I understand that the statement “Heroes of the Storm is the best MOBA out there” could cause a bit of a furor on the internet. Genre favorites to people who play games are a personal, almost intimate thing, and declaring that one equally good game is better than another can cause a lot of rage. Note that I said equally good: League of Legends has an amazing amount of content and paved a path for great free-to-play systems and esports. DOTA 2 has an obscene amount of depth, letting fans dive deep to appreciate learning intricate systems.With all of that being said, Heroes of the Storm has captured me. Every time I play it, I find myself more and more engrossed, becoming more invested in learning how to play, and play well. There are multiple reasons for this, which I’ll get into, but it’s funny how I love Heroes of the Storm more now because of how much I hate one of their newest characters, Valeera.
Her weapons really shouldn't be called daggers, if they're that big...
Polish Until You See Your Reflection: The Blizzard Way
Let me start with speaking of how Blizzard does business: they find a genre that’s established, find flaws in it, and then produce a game that’s meant to perfect it. It’s how they took their place at the table with the Real Time Strategy series of Warcraft and Starcraft. After that, the declared themselves royalty by setting the standard in MMOs with World of Warcraft. And now? Well, we know how Overwatch has been doing recently.The MOBA genre is a tough nut to crack in some ways. It’s very particular, and the fan base has been known to be… dedicated, shall we say. It is why the game style has such a large audience and fan-base, but it's also why it makes the game so intimidating to other gamers. When you first log into League of Legends, for example, it seems as though the possibilities are endless; the truth is, once you get into the game a few levels, you will have other players yelling at you for building the wrong items, the wrong abilities, or even simply not being in the ‘right’ lane that’s become designated for a particular character.This is where we get to Heroes of the Storm. First, I have to state that Blizzard benefited from two things in the creation of this game: waiting to develop, and branding. HotS was released officially in June 2015, and so it was several years after standards were set – and becoming dated – in the genre. Secondly, Blizzard decided to pull from a source that not many in the industry could: its own game library. The hero line-up of this game is a mash-up of characters already used in their previous games, from a broad range of styles.
It was a brilliant move. I mean, who wouldn’t want to see a space marine stare down a lord of Hell?
The Benefits of Simplicity
Accessibility has been the motto behind Heroes of the Storm. I have no doubt that DOTA 2 is a great game, but I simply can’t get into it. As someone with a full-time job and also trying to write on the side, I can’t invest that much time and effort into one game just to get to the point where I’m having fun and not being yelled at by other players. HotS already made me feel welcome by making its characters familiar, but what Blizzard did to the game mechanics of a MOBA was inspired.Again, Blizzard benefited here from being later to the genre, but our writer Dana puts it best: Blizzard is a company that is willing to break and twist a game style outside of its normal understood boundaries to make something better. Last-hitting minions for experience is not only gone, but replaced with team experience points, not individual. Suddenly, not only does the game feel more easily understandable, but it also promotes team gameplay.The headache of itemization is gone, and each character has all their starting abilities immediately. This allowed Blizzard to make leveling up feel more dynamic, because now levels give you different modifications to your character, even halfway through a game. One of my favorite characters, Artanis, is a tank-like hero that I like to twist into being a massive damage dealer through specific choices I make as a player. If I’m playing against a lot of mage characters, I can choose instead abilities that shield me from spell damage.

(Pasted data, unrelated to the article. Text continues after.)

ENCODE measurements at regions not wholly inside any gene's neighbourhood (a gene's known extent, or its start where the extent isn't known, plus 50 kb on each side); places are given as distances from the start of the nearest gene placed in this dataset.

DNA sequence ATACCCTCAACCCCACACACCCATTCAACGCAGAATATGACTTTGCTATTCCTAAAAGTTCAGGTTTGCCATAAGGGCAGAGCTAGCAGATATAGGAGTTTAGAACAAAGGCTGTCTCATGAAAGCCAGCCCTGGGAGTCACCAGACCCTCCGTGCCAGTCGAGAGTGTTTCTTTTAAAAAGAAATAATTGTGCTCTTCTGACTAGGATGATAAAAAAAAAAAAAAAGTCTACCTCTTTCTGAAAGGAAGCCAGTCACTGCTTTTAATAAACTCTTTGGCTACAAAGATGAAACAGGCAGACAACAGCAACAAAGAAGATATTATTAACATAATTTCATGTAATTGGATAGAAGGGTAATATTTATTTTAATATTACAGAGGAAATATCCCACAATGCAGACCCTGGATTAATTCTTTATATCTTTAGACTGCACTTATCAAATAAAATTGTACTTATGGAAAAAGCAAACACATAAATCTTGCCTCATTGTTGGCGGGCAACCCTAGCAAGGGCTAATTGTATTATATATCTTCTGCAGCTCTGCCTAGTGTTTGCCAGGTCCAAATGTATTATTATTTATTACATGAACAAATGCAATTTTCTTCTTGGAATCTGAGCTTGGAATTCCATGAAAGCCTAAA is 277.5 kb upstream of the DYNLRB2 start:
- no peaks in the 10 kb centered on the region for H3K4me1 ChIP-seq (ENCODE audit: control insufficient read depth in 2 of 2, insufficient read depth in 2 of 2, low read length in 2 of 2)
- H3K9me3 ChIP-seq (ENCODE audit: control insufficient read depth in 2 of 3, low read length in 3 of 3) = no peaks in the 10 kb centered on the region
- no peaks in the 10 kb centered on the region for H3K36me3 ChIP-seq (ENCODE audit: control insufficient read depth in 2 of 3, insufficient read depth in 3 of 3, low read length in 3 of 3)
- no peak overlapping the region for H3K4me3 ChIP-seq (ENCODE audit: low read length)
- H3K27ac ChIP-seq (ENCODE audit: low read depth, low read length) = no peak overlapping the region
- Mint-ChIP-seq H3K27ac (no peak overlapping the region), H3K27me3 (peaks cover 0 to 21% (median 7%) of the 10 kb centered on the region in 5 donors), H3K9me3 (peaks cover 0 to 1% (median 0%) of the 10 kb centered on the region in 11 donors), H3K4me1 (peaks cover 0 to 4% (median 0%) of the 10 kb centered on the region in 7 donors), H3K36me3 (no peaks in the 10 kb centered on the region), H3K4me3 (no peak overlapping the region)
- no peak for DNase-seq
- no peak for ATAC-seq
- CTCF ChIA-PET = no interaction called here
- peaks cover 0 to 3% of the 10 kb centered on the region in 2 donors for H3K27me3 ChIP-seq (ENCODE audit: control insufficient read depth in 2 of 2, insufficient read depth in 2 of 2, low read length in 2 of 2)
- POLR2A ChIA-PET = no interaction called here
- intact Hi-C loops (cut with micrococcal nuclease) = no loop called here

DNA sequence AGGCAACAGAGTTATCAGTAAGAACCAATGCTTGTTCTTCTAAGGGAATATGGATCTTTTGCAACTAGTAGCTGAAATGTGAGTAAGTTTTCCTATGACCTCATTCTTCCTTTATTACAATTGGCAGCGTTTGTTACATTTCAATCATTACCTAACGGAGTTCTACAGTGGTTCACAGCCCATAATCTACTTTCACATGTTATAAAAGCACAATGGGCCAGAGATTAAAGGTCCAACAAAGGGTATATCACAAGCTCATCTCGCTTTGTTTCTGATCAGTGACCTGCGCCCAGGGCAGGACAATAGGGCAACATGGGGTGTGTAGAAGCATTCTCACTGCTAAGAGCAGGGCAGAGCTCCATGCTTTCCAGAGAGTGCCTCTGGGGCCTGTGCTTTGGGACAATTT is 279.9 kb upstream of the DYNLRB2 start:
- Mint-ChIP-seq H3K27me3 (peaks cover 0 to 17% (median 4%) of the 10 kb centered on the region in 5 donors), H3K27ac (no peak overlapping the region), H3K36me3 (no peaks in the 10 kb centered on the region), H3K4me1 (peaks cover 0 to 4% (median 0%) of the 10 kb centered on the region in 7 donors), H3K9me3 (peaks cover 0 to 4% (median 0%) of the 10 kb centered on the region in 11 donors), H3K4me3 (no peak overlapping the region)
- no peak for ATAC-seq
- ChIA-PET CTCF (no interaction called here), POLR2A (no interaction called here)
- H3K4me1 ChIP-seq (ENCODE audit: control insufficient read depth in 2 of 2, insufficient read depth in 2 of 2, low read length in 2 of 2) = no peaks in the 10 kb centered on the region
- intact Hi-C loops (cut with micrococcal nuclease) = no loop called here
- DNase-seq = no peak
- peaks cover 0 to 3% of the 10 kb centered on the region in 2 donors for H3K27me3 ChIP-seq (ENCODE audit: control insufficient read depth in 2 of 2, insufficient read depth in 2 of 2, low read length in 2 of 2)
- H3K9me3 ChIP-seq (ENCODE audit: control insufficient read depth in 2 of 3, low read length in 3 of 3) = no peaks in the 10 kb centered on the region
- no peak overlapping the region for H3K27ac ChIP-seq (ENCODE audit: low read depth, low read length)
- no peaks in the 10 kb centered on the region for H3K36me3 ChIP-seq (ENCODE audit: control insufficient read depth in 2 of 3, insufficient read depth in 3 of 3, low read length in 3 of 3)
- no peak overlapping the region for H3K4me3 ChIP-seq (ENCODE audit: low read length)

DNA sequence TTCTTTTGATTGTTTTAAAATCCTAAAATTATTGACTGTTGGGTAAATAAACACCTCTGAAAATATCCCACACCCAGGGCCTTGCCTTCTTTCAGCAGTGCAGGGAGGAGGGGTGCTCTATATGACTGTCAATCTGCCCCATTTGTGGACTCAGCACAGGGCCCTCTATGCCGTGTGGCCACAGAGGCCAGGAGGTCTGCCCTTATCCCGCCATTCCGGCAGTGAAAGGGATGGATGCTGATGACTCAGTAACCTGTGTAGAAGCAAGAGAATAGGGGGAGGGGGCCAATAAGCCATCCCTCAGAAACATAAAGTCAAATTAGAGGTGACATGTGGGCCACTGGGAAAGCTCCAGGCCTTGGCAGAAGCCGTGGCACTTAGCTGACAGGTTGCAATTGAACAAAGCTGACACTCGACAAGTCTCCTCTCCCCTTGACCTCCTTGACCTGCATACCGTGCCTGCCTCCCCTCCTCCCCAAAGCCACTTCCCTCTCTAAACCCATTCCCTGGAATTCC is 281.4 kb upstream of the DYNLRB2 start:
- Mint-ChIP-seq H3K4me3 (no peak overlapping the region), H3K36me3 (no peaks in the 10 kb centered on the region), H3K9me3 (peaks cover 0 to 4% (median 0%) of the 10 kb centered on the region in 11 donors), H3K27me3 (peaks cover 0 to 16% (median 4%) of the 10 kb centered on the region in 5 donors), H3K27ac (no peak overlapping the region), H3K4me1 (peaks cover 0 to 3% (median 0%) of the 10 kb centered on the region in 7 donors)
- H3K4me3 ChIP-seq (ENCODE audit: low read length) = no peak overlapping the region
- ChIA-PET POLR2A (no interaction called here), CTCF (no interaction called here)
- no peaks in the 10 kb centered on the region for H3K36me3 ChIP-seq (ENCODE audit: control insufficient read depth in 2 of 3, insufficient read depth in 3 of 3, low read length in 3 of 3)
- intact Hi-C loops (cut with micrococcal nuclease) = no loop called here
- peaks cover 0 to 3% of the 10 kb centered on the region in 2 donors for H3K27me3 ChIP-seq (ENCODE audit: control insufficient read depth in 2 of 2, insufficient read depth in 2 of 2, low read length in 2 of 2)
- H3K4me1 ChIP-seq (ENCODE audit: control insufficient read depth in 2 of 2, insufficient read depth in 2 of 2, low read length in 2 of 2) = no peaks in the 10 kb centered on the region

Simpler Mechanics Don’t Mean Simpler Games
One of the best things about HotS’s accessibility is how it’s allowed the game to actually feel more complicated. Let me explain: games like DOTA 2 and Heroes of Newerth are great because of their technical complexity. You learn specific roles and set strategies in order to succeed, and when you do that, it feels fantastic. Memorizing when to cash in for your item build, and understanding which exact order to go after jungle creeps are great examples in how games reward dedicated players.Heroes of the Storm has tons of this sort of learning as well: knowing each character’s abilities helps you anticipate specific attacks or tactics, for example. In comparison to other MOBA games however, HotS doesn’t rely on as much textbook complexity, and instead throws chaos at you. There’s more than one map, and each map has its own monsters and specific objectives. Some maps have the traditional three lanes of attack, while others have only two.
Unleashing a tidal wave of zerg on the Braxis Holdout map I think is my favorite pay-off in the game though, hands down.
HotS, therefore, has more dynamic complexity. In the hours I’ve thrown into all MOBAs, this is the one I find the most interesting because I have so much more variability to deal with. While games like League of Legends give me options in what to buy for my character, it’s a puzzle to figure out, and then master game after game. On the base level, Heroes of the Storm tries to teach players to always, always be aware of their surroundings and know how to commit to the right fights on the field.Everyone has their own hang-ups. For me, I don’t want to be punished because I bought the wrong weapon; I want to be punished for being an idiot and ignoring the siege tank destroying the objective.
How To Make Characters Feel Unique
If there is one thing Blizzard truly does right, it’s that they understand the need to make characters can feel special and unique. Sometimes this translates to great presentation and including diversity in a roster (Overwatch), or creating a massive backstory over the course of decades (the Warcraft series). However, I’ll be the first to admit that League of Legends has a massive cult of personality, and for good reason. Heck, I hadn’t played the game in a year, and I still stood on line for over two hours to take a walk through their Summoner’s Rift display at last year’s PAX East.With that in mind, Blizzard had to up their game for Heroes of the Storm, and they couldn’t do it just with presenting great small backstories and catchy lines. Sure, they did draw from their great collection of characters, but that wouldn’t exactly be enough. This time, it had to be done with gameplay.